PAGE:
Beat the blues
Avery Wickersham (TheLorian)
Every year around the beginning of November, it seems like the entire world shifts. The clocks fall back. The wind seems nippier. The day ends faster. With the end of the semester, and the impending winter, it’s likely for students to slip into “seasonal blues.”
Seasonal blues are easy to identify, mainly by feelings of exhaustion and sluggishness. However, if one is feeling more tired than usual, it’s best to seek out professional help, as it could be a sign of seasonal depression. The Counseling Center at Loras College is a great resource if seasonal blues become too much.
There is a lot of pressure as winter begins, especially as the school semester is winding up with work to prepare for finals. However, there are still things students can do in order to alleviate some of the stress and exhaustion.
- Rest—This seems like a simple thing, but realistically, resting is as important as studying. Without sleep, the Cleveland Clinic states there’s: “a link between lack of sleep and an increase in the stress hormone, cortisol, in the body. Cortisol can break down collagen, the protein that keeps skin smooth.” There are other health effects from a lack of sleep, but the basic conclusion is sleep deprivation has so many negative impacts. Don’t let studying fall through because of exhaustion—instead, curl up with a good movie or show and take some much-needed rest.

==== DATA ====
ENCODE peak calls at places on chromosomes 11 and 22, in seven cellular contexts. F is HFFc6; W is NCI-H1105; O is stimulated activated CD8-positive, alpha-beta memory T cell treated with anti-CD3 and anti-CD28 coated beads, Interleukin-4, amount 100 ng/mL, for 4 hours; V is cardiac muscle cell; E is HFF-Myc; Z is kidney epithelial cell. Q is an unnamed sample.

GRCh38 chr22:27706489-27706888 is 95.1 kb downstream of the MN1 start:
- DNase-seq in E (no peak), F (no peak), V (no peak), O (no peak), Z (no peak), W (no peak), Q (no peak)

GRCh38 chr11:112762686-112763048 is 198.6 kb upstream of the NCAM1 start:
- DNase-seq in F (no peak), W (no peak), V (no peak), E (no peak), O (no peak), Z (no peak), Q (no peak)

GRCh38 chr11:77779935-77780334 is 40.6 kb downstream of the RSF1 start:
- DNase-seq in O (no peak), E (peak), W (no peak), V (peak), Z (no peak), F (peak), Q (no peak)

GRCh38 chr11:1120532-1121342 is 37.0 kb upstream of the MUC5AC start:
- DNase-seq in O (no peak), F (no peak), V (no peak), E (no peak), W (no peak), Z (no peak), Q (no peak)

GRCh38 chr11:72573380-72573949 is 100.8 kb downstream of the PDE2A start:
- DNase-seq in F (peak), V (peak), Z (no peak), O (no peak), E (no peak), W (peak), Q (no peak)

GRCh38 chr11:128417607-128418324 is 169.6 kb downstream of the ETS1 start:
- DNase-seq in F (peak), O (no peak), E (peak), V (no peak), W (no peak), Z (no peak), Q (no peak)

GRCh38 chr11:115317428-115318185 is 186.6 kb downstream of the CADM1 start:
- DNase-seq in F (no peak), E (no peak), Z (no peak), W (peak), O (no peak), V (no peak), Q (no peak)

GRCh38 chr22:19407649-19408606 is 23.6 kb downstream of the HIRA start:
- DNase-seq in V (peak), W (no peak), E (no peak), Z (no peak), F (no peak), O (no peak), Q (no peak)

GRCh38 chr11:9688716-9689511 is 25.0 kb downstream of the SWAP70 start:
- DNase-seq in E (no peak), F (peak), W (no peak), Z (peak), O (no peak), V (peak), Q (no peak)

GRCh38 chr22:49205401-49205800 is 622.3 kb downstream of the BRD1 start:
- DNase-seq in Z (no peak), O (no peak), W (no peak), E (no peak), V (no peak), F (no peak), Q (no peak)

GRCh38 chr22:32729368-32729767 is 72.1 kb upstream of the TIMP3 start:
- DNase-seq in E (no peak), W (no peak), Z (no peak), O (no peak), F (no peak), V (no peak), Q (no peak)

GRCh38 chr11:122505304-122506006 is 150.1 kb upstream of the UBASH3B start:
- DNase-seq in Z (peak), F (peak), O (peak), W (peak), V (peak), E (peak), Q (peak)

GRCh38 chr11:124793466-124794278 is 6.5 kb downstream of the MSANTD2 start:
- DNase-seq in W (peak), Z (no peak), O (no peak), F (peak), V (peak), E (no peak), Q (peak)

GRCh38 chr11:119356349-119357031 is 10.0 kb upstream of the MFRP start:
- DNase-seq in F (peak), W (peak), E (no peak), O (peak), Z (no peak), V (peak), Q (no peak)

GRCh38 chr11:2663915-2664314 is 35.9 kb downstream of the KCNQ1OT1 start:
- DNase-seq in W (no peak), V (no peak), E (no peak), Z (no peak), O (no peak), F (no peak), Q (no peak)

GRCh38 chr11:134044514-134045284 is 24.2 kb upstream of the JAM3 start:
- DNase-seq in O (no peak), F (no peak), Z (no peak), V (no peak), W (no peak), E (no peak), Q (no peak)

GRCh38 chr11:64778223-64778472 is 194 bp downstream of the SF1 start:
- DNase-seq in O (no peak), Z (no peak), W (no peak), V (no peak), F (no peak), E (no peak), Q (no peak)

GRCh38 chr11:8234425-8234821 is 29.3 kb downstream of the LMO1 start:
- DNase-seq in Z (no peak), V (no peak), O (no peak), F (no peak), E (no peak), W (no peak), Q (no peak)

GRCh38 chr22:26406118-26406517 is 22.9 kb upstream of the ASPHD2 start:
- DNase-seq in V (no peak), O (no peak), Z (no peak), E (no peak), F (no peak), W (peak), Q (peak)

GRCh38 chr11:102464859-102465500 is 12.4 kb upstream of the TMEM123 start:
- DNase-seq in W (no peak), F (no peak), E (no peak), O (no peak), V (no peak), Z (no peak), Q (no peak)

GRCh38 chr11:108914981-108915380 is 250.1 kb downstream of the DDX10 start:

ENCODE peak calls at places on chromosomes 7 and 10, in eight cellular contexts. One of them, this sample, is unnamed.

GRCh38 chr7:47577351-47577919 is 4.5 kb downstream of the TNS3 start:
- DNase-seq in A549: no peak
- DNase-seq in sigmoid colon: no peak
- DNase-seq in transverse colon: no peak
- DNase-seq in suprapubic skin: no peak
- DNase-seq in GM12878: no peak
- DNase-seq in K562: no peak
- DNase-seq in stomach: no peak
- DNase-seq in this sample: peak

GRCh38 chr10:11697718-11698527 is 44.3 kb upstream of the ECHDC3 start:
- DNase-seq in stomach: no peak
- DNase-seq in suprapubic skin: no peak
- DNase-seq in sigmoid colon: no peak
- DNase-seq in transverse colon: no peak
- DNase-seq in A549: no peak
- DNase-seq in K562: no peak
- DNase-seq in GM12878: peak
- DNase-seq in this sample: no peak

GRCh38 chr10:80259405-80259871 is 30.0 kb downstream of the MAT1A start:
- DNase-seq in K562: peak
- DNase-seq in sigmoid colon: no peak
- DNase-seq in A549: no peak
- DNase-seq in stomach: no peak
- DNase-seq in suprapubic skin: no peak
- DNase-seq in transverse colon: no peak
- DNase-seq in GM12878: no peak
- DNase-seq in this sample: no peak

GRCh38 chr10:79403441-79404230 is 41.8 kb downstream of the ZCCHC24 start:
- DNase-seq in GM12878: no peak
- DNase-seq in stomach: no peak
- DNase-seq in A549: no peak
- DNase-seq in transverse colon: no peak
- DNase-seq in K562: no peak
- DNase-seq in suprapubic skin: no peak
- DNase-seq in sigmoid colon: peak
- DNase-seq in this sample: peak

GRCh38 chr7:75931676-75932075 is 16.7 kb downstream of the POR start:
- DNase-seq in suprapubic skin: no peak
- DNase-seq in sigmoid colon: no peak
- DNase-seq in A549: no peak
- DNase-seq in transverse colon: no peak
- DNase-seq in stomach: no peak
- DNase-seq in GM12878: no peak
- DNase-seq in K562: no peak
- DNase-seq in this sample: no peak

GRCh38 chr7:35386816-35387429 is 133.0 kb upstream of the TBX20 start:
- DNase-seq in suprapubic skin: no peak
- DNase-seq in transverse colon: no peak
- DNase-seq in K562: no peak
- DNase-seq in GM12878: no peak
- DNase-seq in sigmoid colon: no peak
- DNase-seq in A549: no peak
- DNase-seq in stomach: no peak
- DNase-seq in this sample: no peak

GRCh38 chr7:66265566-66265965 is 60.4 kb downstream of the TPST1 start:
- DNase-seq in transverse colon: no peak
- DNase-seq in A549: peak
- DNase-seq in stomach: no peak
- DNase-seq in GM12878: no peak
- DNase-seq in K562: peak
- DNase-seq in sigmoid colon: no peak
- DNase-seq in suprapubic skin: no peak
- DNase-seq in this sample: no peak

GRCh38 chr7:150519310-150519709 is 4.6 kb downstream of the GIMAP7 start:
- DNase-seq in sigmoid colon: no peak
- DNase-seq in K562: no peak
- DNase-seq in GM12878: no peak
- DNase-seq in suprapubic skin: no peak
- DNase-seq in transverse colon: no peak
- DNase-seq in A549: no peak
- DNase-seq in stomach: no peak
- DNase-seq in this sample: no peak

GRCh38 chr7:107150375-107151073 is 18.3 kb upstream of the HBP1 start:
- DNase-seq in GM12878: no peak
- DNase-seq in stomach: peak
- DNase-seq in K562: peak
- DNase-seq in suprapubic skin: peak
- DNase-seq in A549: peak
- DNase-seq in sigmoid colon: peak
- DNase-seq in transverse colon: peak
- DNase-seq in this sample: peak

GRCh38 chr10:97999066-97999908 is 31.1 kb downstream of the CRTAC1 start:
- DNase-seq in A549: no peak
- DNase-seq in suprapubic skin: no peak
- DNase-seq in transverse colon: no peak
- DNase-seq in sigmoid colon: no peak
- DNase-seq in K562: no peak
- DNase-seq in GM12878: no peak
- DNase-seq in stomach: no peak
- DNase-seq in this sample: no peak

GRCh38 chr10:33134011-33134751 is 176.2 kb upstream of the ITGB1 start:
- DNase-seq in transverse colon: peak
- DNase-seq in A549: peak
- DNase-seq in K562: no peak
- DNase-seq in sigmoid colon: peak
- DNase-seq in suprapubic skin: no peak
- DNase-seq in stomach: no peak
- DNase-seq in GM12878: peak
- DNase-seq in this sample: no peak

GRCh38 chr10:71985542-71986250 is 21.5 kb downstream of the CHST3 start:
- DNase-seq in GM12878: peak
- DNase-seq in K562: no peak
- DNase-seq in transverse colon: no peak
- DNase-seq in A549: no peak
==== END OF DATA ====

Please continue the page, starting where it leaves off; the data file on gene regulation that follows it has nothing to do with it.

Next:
- Self-care day—with everything going on with school, it’s easy to let self-care slip. Carve a time out to take a nice shower, use face-wash and a warm compress to open up the pores, do a face-mask, and put on comfortable clothes. Just like resting, it’s so important to take time to take care of oneself. There is always so much pressure, but this is an easy way to feel better.
- Cook good food—this may not be as accessible for everyone, but if students band together to make food together, it’s a good way to have some human interaction and eat homemade food. There are so many recipes and YouTube videos if one has never cooked before, and there are kitchens in all of the dorms on campus. Take a look at previous editions for food recommendations and holiday ideas to engage in a holiday/self-care night.
It’s okay to take time for self-care, even when it seems like the end of the semester is steam-rolling ahead. To keep from getting burnout, engage in some of these practices. Take care, Duhawks!